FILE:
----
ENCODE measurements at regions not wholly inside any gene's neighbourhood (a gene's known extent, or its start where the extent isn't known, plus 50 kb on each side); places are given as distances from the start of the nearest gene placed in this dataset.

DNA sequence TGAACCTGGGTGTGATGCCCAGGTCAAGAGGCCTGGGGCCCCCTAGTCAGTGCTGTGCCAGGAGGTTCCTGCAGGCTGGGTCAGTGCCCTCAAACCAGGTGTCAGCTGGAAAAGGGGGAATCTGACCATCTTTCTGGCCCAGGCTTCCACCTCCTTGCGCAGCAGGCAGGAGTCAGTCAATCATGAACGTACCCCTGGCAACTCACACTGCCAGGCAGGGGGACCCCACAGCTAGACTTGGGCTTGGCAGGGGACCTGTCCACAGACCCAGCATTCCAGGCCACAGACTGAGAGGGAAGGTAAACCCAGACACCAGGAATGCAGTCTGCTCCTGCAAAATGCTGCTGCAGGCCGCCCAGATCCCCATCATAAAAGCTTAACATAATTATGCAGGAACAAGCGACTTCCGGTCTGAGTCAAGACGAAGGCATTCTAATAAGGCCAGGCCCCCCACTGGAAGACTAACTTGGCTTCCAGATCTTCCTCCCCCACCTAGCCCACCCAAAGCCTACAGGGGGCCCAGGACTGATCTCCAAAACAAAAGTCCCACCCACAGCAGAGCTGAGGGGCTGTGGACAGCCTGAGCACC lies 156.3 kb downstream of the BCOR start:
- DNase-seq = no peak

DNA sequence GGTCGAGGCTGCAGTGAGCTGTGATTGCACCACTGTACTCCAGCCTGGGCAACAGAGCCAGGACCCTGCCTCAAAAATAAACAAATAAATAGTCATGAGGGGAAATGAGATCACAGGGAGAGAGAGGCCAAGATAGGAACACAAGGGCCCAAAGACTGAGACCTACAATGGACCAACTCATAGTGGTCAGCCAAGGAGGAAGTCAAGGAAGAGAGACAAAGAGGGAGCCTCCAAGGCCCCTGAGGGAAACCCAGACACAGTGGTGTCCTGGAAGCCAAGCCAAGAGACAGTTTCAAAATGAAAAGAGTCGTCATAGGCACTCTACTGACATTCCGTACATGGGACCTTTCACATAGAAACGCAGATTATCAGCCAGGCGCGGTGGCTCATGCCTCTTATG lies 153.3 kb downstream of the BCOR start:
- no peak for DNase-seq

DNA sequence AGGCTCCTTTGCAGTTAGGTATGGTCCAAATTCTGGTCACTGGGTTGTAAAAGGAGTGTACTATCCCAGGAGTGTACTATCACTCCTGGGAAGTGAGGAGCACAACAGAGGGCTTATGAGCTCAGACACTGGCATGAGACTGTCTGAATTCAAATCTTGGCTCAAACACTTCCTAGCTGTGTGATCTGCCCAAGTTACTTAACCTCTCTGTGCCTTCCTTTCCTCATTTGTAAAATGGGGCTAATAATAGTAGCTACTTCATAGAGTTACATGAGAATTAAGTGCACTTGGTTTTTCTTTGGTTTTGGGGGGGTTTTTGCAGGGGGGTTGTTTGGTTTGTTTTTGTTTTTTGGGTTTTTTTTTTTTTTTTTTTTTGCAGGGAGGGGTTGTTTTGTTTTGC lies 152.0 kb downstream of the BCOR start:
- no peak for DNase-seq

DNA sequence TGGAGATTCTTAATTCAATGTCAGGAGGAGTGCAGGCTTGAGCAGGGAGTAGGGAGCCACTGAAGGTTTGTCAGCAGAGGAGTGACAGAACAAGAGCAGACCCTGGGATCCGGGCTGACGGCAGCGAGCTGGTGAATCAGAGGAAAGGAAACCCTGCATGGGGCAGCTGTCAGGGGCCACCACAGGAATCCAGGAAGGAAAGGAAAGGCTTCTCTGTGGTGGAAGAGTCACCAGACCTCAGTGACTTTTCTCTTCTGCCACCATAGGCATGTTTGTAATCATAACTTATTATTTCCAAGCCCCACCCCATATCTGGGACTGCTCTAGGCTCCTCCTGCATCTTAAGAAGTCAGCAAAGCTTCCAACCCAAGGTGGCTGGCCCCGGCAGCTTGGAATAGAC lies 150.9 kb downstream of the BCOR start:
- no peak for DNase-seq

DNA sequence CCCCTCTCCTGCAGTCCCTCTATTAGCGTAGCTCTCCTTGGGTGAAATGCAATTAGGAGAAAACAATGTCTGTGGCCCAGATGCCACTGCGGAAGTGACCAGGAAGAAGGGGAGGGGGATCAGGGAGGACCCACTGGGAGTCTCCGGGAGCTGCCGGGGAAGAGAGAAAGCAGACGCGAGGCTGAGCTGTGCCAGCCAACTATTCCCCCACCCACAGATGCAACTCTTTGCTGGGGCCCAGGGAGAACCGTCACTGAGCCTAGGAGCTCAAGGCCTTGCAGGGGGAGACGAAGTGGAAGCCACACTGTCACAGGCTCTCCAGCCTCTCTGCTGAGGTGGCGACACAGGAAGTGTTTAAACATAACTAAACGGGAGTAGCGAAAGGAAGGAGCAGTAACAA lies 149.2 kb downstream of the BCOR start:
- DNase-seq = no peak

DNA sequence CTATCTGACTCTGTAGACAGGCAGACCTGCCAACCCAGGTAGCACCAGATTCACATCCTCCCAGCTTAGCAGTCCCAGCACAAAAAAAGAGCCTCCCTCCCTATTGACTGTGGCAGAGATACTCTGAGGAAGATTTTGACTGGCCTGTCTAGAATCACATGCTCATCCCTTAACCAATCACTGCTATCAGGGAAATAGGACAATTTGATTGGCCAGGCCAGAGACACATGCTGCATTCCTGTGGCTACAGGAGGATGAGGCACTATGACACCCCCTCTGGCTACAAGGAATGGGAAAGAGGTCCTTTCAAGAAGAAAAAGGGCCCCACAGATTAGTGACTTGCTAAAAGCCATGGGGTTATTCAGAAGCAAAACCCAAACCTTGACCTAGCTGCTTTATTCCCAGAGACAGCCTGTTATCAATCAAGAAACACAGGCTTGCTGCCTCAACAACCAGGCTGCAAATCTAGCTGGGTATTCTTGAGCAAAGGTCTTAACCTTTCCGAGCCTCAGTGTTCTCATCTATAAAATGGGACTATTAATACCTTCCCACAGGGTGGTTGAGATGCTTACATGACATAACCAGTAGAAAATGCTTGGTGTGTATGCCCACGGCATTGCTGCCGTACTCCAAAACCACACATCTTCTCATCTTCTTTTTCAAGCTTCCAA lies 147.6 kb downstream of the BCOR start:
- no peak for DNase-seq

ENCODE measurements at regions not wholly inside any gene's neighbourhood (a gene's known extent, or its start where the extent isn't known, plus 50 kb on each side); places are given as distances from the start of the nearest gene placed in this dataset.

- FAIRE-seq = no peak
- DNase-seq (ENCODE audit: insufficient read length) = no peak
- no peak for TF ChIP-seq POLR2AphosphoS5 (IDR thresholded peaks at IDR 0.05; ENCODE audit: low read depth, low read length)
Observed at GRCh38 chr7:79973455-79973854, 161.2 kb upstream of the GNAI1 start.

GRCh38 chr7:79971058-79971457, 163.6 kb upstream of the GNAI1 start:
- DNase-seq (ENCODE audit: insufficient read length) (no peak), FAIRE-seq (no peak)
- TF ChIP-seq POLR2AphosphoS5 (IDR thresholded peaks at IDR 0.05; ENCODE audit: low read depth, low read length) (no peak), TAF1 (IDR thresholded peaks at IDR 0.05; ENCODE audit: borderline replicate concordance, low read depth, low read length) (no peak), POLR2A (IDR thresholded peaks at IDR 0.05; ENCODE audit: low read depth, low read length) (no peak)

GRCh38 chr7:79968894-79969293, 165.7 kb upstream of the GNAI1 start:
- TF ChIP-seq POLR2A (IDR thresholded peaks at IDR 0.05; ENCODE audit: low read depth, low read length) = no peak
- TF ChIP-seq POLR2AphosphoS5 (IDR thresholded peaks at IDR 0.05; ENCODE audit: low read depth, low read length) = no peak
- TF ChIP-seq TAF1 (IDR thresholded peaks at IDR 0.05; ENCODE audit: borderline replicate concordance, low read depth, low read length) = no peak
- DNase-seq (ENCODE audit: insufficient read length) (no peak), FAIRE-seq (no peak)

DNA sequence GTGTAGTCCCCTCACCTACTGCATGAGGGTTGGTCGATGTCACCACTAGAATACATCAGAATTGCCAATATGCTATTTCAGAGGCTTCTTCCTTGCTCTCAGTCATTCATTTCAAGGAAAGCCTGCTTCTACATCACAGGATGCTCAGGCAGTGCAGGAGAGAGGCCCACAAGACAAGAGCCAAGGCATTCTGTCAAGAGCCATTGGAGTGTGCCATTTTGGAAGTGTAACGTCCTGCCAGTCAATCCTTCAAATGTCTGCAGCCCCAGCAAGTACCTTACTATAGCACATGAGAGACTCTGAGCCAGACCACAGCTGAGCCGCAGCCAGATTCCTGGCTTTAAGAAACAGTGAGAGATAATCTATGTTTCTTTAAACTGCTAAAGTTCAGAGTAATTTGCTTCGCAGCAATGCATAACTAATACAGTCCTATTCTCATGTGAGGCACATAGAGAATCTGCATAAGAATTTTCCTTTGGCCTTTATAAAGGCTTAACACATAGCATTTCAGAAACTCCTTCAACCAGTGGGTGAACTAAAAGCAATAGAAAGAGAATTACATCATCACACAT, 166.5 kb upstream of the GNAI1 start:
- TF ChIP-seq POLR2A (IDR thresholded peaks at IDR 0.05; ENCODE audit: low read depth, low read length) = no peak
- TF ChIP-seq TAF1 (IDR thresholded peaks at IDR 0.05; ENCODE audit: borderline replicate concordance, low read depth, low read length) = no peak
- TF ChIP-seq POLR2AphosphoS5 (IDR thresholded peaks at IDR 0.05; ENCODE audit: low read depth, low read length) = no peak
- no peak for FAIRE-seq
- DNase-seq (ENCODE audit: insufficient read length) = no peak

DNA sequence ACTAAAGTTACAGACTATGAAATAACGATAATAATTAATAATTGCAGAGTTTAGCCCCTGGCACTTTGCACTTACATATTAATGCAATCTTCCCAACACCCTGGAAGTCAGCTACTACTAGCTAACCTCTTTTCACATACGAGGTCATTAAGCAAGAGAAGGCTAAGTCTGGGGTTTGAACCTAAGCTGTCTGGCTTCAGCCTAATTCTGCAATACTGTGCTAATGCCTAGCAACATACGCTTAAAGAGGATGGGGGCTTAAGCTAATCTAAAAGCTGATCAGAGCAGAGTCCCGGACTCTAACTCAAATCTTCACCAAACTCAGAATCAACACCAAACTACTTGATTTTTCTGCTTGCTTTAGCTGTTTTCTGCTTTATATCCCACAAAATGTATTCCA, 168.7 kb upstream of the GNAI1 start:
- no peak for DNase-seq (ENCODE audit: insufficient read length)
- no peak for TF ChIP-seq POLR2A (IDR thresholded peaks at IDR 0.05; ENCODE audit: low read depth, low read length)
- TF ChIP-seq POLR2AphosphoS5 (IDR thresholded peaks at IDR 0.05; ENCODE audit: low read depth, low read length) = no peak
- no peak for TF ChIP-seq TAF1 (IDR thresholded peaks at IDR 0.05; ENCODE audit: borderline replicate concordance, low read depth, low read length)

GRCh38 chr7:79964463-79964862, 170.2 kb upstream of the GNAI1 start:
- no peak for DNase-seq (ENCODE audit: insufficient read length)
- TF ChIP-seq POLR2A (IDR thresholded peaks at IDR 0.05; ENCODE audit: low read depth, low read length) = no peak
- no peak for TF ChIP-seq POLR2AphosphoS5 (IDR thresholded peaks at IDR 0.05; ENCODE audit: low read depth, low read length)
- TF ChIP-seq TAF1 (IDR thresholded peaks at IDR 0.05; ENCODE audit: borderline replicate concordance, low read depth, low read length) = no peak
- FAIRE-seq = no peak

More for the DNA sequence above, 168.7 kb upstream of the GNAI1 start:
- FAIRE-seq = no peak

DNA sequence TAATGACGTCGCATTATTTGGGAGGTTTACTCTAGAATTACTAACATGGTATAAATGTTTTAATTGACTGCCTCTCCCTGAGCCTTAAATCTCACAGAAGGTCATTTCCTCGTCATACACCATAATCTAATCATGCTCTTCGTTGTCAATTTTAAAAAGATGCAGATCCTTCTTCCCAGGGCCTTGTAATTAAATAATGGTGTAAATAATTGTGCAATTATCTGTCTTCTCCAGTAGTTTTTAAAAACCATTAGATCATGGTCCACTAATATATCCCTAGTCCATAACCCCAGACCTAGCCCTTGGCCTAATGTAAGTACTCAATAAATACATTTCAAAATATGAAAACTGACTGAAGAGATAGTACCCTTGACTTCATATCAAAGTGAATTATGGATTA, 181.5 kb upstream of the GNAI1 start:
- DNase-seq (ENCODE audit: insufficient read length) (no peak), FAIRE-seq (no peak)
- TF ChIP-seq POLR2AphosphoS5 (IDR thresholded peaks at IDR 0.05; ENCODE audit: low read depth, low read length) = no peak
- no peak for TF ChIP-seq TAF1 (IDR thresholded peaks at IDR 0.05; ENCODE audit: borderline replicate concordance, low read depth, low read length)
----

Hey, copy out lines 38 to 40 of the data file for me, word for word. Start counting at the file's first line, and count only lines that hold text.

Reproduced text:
GRCh38 chr7:79964463-79964862, 170.2 kb upstream of the GNAI1 start:
- no peak for DNase-seq (ENCODE audit: insufficient read length)
- TF ChIP-seq POLR2A (IDR thresholded peaks at IDR 0.05; ENCODE audit: low read depth, low read length) = no peak